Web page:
The 2017 World Cup final was seen by many as a turning point for women’s cricket in England. The clamour and calibre that the event attracted was evidence that the women’s game was no longer a burden, piggy-backing on the men’s game. Instead, it was evolving into a commodity in its own right.
In the immediate aftermath of England’s triumph over their unlikely opponents India, however, neutral fans might be forgiven for wiping a tear from their eye as the prospect of a glorious upset was quickly extinguished. Victory boosted the sport in England, but India’s failure to overcome this final hurdle denied them the opportunity to replicate the turning points reached by their men’s side.
No longer the prospect of repeating the feats of the men’s unexpected 1983 World Cup victory, which launched one-day cricket in India, or the success at the inaugural men’s World T20 in 2007, which had administrators hurrying to unveil the IPL.
Yet, as the dust settled on the 2017 final, we were able to reflect that, maybe, in reaching the spotlight and in a game played out to 126 million viewers in India alone, not quite achieving the ultimate goal might ultimately prove more beneficial. Aspiration is a better motivator than complacency.
England, and certainly Australia, are far more advanced in their funding, pathways and domestic infrastructure than other nations. And, for a country like India, whose population of 1.36bn outstrips that of Australia by a factor of 55, the potential, should the BCCI start channelling more of its funds into the women’s game, is huge.
Change is starting: enhanced public profiles, salary increases and a gradual restructuring of the domestic schedule have all occurred over the last two years in India.
An exhibition IPL match even took place last year, though administrators are apprehensive as to the strength in depth of women’s domestic cricket. An incentive, both financially and reputationally, to improve.
Even attitudes towards women in a sporting context are improving. True, in gleefully gloating of their promiscuity and attitudes towards women, Indian cricketers Hardik Pandya and, to an extent KL Rahul, showed they have much to learn.
However, the immediate backlash which ensued across social media throughout India and beyond is proof that many, if not most, now instinctively condemn such views. No doubt Rahul, Pandya, and anyone else naïve to these values, will quickly catch up.
Look beyond the big three of England, India and Australia and other nations might be seeing their own turning points transpire. Following the World T20 late last year, Cricket Ireland announced it would offer professional contracts to women for the first time. The tournament was even more of a revelation for the hosts, the West Indies.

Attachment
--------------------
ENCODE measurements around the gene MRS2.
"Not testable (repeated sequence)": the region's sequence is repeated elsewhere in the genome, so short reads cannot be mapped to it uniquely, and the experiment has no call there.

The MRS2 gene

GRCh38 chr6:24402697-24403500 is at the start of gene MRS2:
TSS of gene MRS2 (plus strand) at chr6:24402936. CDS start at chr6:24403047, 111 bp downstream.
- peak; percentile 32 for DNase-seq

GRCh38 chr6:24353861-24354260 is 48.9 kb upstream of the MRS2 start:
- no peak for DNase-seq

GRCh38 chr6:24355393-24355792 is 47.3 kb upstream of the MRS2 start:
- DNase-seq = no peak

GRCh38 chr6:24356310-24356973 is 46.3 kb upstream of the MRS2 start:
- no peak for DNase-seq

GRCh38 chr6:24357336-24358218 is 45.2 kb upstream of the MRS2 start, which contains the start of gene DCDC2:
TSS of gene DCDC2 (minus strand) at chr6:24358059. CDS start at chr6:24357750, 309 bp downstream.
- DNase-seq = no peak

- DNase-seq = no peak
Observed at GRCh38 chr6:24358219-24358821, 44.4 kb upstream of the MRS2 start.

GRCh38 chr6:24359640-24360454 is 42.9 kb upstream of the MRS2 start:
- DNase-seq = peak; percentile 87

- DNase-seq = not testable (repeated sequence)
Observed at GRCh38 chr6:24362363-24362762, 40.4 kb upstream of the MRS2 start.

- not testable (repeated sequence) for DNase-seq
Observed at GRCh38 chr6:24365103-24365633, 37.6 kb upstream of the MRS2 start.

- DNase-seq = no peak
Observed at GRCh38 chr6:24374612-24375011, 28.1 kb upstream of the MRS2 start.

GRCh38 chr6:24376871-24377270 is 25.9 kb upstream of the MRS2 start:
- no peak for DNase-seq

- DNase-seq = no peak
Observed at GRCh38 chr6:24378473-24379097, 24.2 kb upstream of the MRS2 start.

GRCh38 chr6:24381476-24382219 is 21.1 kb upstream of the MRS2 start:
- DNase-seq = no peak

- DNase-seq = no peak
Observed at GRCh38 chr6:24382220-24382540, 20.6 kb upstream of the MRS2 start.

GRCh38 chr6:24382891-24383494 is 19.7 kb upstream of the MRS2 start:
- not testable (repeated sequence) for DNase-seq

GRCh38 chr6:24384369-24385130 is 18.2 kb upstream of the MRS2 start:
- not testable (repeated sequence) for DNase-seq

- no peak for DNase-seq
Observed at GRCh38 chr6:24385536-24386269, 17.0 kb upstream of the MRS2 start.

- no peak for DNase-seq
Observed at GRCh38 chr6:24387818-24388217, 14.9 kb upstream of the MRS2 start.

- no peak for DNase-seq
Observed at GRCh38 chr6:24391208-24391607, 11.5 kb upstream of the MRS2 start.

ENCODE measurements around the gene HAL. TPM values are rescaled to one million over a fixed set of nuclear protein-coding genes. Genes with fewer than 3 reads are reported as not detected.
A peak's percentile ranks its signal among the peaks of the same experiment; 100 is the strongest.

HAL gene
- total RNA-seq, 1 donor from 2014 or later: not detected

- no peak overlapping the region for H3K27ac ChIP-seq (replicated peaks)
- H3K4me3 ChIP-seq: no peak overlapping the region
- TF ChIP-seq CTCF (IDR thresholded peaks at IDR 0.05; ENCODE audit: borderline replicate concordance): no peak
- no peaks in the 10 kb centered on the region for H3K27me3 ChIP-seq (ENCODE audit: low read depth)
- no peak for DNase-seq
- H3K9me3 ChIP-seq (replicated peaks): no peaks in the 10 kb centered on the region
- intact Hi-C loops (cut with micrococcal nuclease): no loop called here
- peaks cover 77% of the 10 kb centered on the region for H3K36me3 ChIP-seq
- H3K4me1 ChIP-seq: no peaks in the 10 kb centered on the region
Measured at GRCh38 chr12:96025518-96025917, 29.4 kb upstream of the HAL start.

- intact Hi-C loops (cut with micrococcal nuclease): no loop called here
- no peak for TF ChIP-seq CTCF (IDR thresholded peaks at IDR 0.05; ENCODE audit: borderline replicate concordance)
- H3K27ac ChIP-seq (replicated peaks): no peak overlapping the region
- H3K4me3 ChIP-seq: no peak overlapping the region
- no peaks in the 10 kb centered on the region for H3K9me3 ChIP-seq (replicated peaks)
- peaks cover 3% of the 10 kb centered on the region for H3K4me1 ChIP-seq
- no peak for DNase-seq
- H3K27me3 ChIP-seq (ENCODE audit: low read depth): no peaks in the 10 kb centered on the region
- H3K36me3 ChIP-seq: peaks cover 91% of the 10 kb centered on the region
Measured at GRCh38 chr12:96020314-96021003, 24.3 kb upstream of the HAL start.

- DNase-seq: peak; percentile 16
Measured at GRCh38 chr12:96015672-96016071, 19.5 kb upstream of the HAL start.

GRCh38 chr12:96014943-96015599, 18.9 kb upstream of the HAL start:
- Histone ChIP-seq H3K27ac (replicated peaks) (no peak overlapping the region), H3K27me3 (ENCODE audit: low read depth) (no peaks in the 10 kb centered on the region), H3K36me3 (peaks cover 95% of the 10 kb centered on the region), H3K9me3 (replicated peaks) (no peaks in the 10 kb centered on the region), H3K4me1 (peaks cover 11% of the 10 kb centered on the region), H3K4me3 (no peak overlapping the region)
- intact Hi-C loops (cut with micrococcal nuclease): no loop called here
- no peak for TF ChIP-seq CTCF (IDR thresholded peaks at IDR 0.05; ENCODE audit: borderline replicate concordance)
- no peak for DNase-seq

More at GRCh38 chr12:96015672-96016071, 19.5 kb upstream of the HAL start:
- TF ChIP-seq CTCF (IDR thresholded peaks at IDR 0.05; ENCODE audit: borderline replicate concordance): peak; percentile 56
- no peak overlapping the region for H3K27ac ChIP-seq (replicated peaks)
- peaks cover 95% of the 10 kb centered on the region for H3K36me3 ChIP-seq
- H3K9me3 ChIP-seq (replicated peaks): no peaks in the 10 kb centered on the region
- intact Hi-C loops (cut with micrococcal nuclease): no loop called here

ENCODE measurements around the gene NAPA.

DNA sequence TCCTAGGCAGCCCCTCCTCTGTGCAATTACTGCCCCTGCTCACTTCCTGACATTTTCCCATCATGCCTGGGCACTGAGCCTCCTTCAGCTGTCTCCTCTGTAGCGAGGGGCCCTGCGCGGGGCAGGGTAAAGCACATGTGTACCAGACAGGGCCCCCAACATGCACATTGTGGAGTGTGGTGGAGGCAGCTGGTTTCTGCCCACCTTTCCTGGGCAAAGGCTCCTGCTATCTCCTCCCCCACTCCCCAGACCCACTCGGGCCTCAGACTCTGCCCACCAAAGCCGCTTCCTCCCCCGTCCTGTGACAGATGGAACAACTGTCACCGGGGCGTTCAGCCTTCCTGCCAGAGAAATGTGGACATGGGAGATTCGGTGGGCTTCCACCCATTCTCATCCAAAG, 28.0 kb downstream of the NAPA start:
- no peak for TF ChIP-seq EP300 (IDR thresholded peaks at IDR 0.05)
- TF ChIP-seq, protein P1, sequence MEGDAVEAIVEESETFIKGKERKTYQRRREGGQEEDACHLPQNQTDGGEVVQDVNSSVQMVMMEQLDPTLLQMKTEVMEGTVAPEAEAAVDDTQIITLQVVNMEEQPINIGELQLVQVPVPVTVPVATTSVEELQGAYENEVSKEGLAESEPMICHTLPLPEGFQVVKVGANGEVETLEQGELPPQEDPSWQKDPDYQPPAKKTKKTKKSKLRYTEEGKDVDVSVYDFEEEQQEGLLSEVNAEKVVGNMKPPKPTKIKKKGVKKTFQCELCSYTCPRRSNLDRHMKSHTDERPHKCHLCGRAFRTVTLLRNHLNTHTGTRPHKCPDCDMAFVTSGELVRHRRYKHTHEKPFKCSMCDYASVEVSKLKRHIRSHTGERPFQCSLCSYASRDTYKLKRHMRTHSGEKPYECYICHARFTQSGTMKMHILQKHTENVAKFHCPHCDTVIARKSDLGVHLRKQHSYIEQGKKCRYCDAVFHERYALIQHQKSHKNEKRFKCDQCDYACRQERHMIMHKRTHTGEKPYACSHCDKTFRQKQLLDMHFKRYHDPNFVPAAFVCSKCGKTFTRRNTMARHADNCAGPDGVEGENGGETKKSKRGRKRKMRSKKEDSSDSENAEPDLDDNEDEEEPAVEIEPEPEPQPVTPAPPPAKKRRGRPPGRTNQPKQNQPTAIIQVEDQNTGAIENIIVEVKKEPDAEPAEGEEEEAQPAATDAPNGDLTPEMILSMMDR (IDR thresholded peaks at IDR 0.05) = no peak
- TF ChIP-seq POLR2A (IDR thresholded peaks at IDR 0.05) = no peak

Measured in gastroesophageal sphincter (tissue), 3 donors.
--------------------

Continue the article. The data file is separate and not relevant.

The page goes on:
“The way that the West Indies’ crowds have embraced this competition is really important,” observed the cricket journalist Adam Collins, speaking to the BBC during the World T20. “We’ve seen a steady decline in West Indies’ cricket across the board, whether it be on the field, off the field, administratively, commercially – it has been a long road since the mid-Nineties and their dominance in the men’s game.
“But now we’ve seen this latent love for cricket, which is deep within people in this part of the world. I’ve felt it a lot more on this trip than when I did on the Australian men’s tour in 2015. On that trip I was extremely worried about the future of cricket here. But maybe, somehow, through the course of this World Cup, over the last couple of years as well, they have lit a flame underneath their supporter base. And I don’t feel as though supporters here necessarily distinguish between the men and the women in the way that maybe we do in (England and Australia).”
Despite this enthusiasm, there is a danger, of course, that as these nations start to navigate towards a more positive trajectory, the big three are accelerating even further from the pack. The Women’s Big Bash League, the first major domestic women’s tournament to pay its players meaningful sums, is already acknowledged as the foremost league of its kind, broadcast widely and each team tightly linked to their established male counterparts.
This year something remarkable appeared to happen – there was, it seemed, a changing of the guard. Just as cricket fans bemoaned the falling standards that were representative of an apparent quantity-over-quality approach of the BBL’s administrators, they embraced the rising visibility, markedly improved athleticism and excitement that the women’s variant was offering.
The climaxes to this year’s WBBL semi-finals were dramatic. Both coming off the final ball: one involved an extraordinary diving catch in the deep to deny victory for Sydney Thunder; the other featured a remarkably smooth sequence of fielding manoeuvres, executed faultlessly under pressure.
It was the kind of perfect chain reaction only seen in that Honda car advert, of an intricately flawless domino-effect assembly line. It was also a scenario Pakistan’s men tried to replicate two days later in their ODI with South Africa; they couldn’t.
There is much, as always, still to be done. Encouraging progress across the women’s game while ensuring some don’t benefit disproportionately to others is perhaps the biggest challenge.
Pakistan women went unpaid throughout the World T20. The former New Zealand wicketkeeper Peter McGlashan revealed on Twitter that he was paid over six times more to commentate on New Zealand’s domestic women’s T20 final than any female player participating in it. Some problems are not difficult to solve.
ISABELLE WESTBURY | GETTY IMAGES